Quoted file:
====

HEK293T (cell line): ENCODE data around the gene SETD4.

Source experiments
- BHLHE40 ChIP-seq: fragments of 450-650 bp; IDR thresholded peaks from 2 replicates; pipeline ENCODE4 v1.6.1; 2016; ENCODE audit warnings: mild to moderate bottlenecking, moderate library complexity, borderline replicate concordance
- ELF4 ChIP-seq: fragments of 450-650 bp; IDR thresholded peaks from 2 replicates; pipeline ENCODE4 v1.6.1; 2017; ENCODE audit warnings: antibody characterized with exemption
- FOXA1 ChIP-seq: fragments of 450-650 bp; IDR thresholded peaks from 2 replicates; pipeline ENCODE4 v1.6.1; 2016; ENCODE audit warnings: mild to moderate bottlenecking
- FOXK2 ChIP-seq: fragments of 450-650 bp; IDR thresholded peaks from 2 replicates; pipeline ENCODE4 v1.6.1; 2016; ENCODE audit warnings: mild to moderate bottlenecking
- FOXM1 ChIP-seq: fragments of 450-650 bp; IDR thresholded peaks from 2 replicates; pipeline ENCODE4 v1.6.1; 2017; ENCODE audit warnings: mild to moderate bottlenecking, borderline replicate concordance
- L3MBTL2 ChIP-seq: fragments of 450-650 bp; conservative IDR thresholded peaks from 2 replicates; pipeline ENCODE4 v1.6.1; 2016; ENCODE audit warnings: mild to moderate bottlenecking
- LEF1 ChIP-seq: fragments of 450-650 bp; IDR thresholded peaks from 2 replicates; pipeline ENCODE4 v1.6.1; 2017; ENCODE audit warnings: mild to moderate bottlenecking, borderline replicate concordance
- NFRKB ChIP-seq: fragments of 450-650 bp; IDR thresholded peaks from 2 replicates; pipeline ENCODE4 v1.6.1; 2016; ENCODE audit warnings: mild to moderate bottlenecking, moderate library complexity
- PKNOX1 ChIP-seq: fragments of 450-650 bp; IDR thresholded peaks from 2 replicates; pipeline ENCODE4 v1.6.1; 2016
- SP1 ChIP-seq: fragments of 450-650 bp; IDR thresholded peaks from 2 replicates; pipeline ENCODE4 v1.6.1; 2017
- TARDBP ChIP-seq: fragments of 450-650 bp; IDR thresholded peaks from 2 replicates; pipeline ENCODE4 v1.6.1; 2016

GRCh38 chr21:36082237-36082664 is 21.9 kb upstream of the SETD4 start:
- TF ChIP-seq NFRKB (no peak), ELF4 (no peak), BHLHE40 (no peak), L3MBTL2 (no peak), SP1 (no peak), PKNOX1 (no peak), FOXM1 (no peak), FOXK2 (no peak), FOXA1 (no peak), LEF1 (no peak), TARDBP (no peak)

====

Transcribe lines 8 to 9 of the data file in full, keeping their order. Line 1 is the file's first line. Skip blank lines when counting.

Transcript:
- L3MBTL2 ChIP-seq: fragments of 450-650 bp; conservative IDR thresholded peaks from 2 replicates; pipeline ENCODE4 v1.6.1; 2016; ENCODE audit warnings: mild to moderate bottlenecking
- LEF1 ChIP-seq: fragments of 450-650 bp; IDR thresholded peaks from 2 replicates; pipeline ENCODE4 v1.6.1; 2017; ENCODE audit warnings: mild to moderate bottlenecking, borderline replicate concordance